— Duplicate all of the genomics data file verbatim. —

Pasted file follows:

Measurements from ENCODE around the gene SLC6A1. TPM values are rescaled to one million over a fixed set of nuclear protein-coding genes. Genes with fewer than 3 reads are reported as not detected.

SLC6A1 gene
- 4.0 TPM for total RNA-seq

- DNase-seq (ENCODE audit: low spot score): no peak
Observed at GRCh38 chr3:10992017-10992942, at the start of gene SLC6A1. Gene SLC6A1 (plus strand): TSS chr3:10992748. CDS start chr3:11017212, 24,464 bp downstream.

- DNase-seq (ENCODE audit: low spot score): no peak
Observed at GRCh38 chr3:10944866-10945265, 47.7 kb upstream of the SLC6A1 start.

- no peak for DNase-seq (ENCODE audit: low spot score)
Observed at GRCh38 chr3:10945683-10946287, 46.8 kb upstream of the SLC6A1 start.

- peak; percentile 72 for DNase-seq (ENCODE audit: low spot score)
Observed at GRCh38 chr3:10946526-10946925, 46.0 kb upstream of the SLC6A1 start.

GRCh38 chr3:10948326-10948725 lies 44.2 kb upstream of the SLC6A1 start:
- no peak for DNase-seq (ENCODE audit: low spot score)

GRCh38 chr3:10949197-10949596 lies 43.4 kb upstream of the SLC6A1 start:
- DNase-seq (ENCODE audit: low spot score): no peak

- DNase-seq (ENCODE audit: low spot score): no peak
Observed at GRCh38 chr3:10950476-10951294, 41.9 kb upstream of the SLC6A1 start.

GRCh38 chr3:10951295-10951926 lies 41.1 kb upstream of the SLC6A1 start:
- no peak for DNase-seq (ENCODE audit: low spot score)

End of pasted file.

Measurements from ENCODE around the gene SLC6A1. TPM values are rescaled to one million over a fixed set of nuclear protein-coding genes. Genes with fewer than 3 reads are reported as not detected.

SLC6A1 gene
- 4.0 TPM for total RNA-seq

- DNase-seq (ENCODE audit: low spot score): no peak
Observed at GRCh38 chr3:10992017-10992942, at the start of gene SLC6A1. Gene SLC6A1 (plus strand): TSS chr3:10992748. CDS start chr3:11017212, 24,464 bp downstream.

- DNase-seq (ENCODE audit: low spot score): no peak
Observed at GRCh38 chr3:10944866-10945265, 47.7 kb upstream of the SLC6A1 start.

- no peak for DNase-seq (ENCODE audit: low spot score)
Observed at GRCh38 chr3:10945683-10946287, 46.8 kb upstream of the SLC6A1 start.

- peak; percentile 72 for DNase-seq (ENCODE audit: low spot score)
Observed at GRCh38 chr3:10946526-10946925, 46.0 kb upstream of the SLC6A1 start.

GRCh38 chr3:10948326-10948725 lies 44.2 kb upstream of the SLC6A1 start:
- no peak for DNase-seq (ENCODE audit: low spot score)

GRCh38 chr3:10949197-10949596 lies 43.4 kb upstream of the SLC6A1 start:
- DNase-seq (ENCODE audit: low spot score): no peak

- DNase-seq (ENCODE audit: low spot score): no peak
Observed at GRCh38 chr3:10950476-10951294, 41.9 kb upstream of the SLC6A1 start.

GRCh38 chr3:10951295-10951926 lies 41.1 kb upstream of the SLC6A1 start:
- no peak for DNase-seq (ENCODE audit: low spot score)